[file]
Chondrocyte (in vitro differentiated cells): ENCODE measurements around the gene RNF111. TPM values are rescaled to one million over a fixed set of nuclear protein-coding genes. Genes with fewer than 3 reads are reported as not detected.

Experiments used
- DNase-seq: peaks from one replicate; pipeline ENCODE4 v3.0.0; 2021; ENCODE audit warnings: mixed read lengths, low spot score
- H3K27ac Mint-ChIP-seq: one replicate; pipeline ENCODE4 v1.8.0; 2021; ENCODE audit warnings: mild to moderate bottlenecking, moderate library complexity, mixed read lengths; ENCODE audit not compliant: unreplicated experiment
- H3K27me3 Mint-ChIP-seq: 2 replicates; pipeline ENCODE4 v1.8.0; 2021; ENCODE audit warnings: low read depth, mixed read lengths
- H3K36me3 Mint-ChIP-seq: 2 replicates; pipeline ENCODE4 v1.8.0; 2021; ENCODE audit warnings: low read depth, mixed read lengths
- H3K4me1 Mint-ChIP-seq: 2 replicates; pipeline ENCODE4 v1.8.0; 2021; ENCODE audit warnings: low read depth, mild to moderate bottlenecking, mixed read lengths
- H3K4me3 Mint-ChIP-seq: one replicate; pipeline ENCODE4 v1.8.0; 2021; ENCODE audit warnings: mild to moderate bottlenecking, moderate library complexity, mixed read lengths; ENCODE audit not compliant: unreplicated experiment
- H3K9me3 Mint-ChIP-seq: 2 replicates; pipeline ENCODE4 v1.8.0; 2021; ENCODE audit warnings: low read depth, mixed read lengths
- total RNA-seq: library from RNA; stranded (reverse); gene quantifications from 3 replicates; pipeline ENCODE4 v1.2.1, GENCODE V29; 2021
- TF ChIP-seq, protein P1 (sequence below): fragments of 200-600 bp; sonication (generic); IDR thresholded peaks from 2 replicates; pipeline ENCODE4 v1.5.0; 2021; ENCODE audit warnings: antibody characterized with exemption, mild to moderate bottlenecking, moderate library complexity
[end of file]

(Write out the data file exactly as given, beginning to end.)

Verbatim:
Chondrocyte (in vitro differentiated cells): ENCODE measurements around the gene RNF111. TPM values are rescaled to one million over a fixed set of nuclear protein-coding genes. Genes with fewer than 3 reads are reported as not detected.

Experiments used
- DNase-seq: peaks from one replicate; pipeline ENCODE4 v3.0.0; 2021; ENCODE audit warnings: mixed read lengths, low spot score
- H3K27ac Mint-ChIP-seq: one replicate; pipeline ENCODE4 v1.8.0; 2021; ENCODE audit warnings: mild to moderate bottlenecking, moderate library complexity, mixed read lengths; ENCODE audit not compliant: unreplicated experiment
- H3K27me3 Mint-ChIP-seq: 2 replicates; pipeline ENCODE4 v1.8.0; 2021; ENCODE audit warnings: low read depth, mixed read lengths
- H3K36me3 Mint-ChIP-seq: 2 replicates; pipeline ENCODE4 v1.8.0; 2021; ENCODE audit warnings: low read depth, mixed read lengths
- H3K4me1 Mint-ChIP-seq: 2 replicates; pipeline ENCODE4 v1.8.0; 2021; ENCODE audit warnings: low read depth, mild to moderate bottlenecking, mixed read lengths
- H3K4me3 Mint-ChIP-seq: one replicate; pipeline ENCODE4 v1.8.0; 2021; ENCODE audit warnings: mild to moderate bottlenecking, moderate library complexity, mixed read lengths; ENCODE audit not compliant: unreplicated experiment
- H3K9me3 Mint-ChIP-seq: 2 replicates; pipeline ENCODE4 v1.8.0; 2021; ENCODE audit warnings: low read depth, mixed read lengths
- total RNA-seq: library from RNA; stranded (reverse); gene quantifications from 3 replicates; pipeline ENCODE4 v1.2.1, GENCODE V29; 2021
- TF ChIP-seq, protein P1 (sequence below): fragments of 200-600 bp; sonication (generic); IDR thresholded peaks from 2 replicates; pipeline ENCODE4 v1.5.0; 2021; ENCODE audit warnings: antibody characterized with exemption, mild to moderate bottlenecking, moderate library complexity